As we have written, Blue Moon Farm makes the most exquisite Garlic Scape Pesto, available year-round (thanks to the miracle of freezing, which has zero affect on the quality of this addictive, umami-savory rich spread.) In the summer of 2011, when my excellent husband's garlic crop first yielded a pesto-worthy quantity of scapes—the flexible, musical-looking pencil-thin green flower stems of hard-neck garlic—I cheekily asked Leo Keene, aka Mr. Blue Moon, how to make pesto with my own scapes. After all, as I told him, it is his fault that my household now plants 16 square feet of Blue Moon cloves near Halloween each year, harvests tender green garlic in March and April, rejoices in an additional tender crop of the scapes in June, and finally pulls an aromatic harvest of fat garlic bulbs out of the ground the following July 4.
Leo graciously told me to make garlic scape pesto just like any pesto, using walnuts, olive oil, salt, Parmesan cheese, and the green scapes. No lemon juice. No no no. I tried that last year, using some Blue Moon scapes, and ended up with a brown mess, which I resented because I added the lemon juice to hold the beautiful bright green color.
Garlic has its own powers, and the scapes hold that shimmering green all by themselves, with no help from lemon, thank you very much. Or so it seemed this year, 2011.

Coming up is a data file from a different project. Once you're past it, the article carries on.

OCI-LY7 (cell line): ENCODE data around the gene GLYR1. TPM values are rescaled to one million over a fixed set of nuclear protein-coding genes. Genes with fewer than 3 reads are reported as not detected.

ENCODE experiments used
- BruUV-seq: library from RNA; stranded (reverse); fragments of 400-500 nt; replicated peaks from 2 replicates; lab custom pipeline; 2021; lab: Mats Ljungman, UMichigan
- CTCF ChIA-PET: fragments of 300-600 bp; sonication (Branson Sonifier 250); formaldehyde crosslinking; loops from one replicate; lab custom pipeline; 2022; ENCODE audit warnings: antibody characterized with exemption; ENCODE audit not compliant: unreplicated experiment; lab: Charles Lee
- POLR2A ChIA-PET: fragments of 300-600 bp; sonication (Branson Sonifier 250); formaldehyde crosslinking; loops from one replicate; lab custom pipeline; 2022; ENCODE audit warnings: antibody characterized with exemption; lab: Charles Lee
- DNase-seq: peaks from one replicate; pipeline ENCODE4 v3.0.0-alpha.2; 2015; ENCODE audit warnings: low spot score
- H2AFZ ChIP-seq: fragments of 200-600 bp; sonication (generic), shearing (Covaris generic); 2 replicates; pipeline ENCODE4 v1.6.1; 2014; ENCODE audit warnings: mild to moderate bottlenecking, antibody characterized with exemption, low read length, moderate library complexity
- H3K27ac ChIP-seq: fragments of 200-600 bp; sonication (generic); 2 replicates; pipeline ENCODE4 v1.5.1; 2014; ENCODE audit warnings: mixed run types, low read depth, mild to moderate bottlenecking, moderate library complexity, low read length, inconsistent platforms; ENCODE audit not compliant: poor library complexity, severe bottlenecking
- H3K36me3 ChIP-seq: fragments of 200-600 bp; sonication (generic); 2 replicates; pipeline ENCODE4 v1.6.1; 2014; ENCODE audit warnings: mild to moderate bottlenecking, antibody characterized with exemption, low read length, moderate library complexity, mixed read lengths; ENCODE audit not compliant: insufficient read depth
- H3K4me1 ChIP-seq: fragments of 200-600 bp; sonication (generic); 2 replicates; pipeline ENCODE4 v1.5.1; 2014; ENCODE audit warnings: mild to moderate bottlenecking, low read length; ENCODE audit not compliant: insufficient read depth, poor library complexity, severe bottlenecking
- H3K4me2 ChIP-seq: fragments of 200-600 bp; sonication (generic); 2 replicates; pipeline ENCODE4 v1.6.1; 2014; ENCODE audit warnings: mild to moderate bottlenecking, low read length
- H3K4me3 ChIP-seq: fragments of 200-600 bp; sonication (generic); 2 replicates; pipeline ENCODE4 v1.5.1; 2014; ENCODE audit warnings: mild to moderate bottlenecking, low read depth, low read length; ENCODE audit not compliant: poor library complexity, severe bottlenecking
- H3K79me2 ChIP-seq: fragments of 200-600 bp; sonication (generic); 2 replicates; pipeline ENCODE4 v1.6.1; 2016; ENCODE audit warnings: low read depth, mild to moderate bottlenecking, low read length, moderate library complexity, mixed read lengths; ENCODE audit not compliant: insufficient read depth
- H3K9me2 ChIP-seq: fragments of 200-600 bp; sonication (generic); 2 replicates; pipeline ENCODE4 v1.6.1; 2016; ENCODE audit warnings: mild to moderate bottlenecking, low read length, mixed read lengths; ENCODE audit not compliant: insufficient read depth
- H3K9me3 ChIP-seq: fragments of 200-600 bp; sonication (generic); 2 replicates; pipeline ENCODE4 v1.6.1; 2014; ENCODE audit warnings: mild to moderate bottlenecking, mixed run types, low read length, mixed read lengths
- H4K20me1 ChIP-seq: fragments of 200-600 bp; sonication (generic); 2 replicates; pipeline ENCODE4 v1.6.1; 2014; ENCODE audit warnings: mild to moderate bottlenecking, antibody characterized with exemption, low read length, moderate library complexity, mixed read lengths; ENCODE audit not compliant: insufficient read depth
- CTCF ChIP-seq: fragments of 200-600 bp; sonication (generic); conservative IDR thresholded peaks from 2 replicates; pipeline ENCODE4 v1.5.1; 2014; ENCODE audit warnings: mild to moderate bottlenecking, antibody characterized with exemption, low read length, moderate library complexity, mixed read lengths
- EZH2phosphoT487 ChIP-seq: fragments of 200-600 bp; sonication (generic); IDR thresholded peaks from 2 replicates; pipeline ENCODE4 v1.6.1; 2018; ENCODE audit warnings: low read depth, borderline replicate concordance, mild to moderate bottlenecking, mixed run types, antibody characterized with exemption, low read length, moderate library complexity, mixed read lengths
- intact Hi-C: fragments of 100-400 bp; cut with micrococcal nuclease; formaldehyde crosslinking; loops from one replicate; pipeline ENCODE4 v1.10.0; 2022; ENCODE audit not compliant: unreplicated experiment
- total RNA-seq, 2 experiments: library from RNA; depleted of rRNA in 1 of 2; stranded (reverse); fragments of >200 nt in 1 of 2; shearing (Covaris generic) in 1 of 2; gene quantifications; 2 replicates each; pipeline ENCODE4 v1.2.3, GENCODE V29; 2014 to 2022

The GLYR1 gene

The amounts below are approximate. The quality of the Parmesan and olive oil make a lot of difference. Most online recipes, and there are many, use a great deal more olive oil than this, and they are delicious as well. This is a primarily vegetal pesto, and in 2011 it was splendid.
Put these ingredients in the work bowl of a food processor fitted with a standard blade:
- One giant handful clean, dry garlic scapes, about 12 ounces, chopped into 3-4 inch lengths (enough to fill three cups, loosely)
- 2.5 cups toasted, cooled English walnuts
- 1/3 cup extra virgin olive oil, and more if needed
- 1/2 teaspoon excellent salt, and more if needed
Pulse six times. Remove lid, stir.
- 2 cups freshly grated Parmigiano Reggiano, or the best Parmesan you can find
Pulse three times. Check the texture. If you want the pesto to be less chunky, pulse as needed, checking after every three pulses, until the pesto is as smooth or as chunky as you like. You may need to add more olive oil or salt.
Use immediately, or chill for use within three days, or freeze for use within one year.